Thursday, December 9, 2021
HomeMarket Live UpdatesThere are no safe havens in equity; take a barbell approach while...

There are no safe havens in equity; take a barbell approach while investing: Mark Matthews

Even if inflation proves to be longer lasting than the central banks anticipate, we are still better off in equities than bonds. The equities will be able to withstand it much better, says Mark Matthews, MD, Julius Baer.

Why are FIIs selling India all of a sudden? In the last one month alone we have seen almost Rs 10,000 crore worth of equities getting sold.
It has been the second best performing major equity market in the world after Russia and people are simply feeling it has gone up too much and it is expensive. I noticed a couple of the investment banks downgraded the rating in order to upgrade their rating on China. So there is a shifting perception that China has bottomed now and there is value in China and that I think would explain the selling.

The one commentary or factor which remains key and constant across many sectoral categories as we are in the thick of the second quarter earnings is that inflation has marred the margin performance for most of the companies. How are you looking at inflation? Would the central bank be in a hurry to move from being a growth propeller to an inflation warrior?
There are lots of moving parts to that conversation because one has got the Covid rebound which is clearly causing a lot of supply chain bottlenecks in the sense that there has been a big economic rebound in many parts of the world but other parts of world are still suffering from Covid or are very worried about Covid, particularly China. They are paranoid about Covid because their vaccine efficacy is low. So if the Delta ever really got into China, given the size of the cities and the population density, they would be in trouble. So they are keeping their borders sealed and commensurately their port activity is much lower than it is usually.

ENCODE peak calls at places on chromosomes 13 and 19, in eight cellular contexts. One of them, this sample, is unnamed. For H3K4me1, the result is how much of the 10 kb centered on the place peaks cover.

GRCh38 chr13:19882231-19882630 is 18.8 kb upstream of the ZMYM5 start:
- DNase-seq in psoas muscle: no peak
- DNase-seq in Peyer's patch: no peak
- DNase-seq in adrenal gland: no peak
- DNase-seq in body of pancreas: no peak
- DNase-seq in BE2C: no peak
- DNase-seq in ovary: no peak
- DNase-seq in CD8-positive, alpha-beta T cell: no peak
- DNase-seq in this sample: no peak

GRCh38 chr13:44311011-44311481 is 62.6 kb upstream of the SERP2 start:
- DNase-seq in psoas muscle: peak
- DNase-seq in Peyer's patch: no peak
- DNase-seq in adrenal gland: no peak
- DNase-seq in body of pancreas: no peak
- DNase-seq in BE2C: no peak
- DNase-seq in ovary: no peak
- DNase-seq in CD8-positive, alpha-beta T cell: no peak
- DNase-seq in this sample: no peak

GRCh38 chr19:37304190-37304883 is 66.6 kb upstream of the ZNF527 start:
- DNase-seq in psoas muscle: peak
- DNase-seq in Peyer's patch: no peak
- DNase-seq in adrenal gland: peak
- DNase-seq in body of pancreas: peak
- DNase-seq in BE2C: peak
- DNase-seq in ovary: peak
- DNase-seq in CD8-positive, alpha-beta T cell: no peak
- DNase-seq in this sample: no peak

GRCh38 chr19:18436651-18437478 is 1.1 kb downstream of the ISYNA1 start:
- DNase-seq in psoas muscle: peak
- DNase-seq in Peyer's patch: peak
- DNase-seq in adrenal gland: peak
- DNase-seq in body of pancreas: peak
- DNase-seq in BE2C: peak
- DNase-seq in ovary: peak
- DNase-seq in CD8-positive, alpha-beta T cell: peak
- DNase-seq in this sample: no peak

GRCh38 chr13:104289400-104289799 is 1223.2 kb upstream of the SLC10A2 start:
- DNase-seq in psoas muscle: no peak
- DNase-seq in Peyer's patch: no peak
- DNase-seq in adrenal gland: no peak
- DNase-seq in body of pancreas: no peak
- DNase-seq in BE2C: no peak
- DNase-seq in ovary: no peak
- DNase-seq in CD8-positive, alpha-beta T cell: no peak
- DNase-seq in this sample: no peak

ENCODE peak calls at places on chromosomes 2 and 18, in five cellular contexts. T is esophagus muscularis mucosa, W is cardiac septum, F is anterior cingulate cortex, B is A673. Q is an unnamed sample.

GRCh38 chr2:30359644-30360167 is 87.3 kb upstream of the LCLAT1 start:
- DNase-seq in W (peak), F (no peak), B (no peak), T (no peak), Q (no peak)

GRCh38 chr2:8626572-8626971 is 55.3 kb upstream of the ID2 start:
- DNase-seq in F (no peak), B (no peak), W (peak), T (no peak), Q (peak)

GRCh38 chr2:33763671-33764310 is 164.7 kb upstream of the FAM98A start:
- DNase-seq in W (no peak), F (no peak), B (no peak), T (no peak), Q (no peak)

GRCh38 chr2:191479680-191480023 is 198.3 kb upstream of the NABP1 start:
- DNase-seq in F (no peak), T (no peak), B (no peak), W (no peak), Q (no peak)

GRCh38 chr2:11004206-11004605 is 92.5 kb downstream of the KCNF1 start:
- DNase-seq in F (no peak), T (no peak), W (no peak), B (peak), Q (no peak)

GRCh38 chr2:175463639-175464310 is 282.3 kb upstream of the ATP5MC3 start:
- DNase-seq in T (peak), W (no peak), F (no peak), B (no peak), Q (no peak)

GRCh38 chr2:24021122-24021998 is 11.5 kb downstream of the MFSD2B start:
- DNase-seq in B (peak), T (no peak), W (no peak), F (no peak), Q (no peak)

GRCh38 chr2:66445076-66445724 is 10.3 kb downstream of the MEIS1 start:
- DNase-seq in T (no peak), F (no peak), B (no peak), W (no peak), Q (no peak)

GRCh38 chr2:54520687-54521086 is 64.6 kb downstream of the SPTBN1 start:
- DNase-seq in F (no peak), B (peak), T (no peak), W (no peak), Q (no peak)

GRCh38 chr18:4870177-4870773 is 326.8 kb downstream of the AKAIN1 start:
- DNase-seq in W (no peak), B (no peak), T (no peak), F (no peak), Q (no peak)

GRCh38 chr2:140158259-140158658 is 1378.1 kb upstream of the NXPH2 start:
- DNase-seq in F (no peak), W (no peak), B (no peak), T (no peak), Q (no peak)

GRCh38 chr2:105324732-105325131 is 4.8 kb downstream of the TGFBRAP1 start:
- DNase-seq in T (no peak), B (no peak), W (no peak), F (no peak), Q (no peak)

There is wage price pressure in many countries because people have dropped out of the labour force. Covid has been some sort of epiphany for a lot of people that maybe I should do something else with my life. I didn’t really like my job and they can see that wages are definitely rising. So, they think if they wait, they will get a better job. Indeed it is true. The wage increments for people who are switching jobs are at their highest possibly in the history of the data series in America that goes back to the 1980s. I could go on and on. There are so many things. There’s ESG which is putting pressure on the supply of oil and coal globally but the Baltic Index has rolled over sharply, as has the price of coal in China and the price of natural gas in the UK.

I think that either prices get to levels that are simply too expensive and people buy less or there is a supply side response which is possible in virtually anything. The Chinese can buy a lot more coal from Africa and Australia if they want to, for example. So it is a very complicated conversation. Even if inflation proves to be longer lasting than the central banks anticipate, we are still better off in equities than bonds. The equities will be able to withstand it much better.

While there is merit in perhaps comparing India and China – one at the top of the heap, other at the bottom of the barrel. Given that there are fundamental changes in the economy, in the way the Chinese government is now conducting the country’s economy, do you think the shift from China to India will be a permanent one?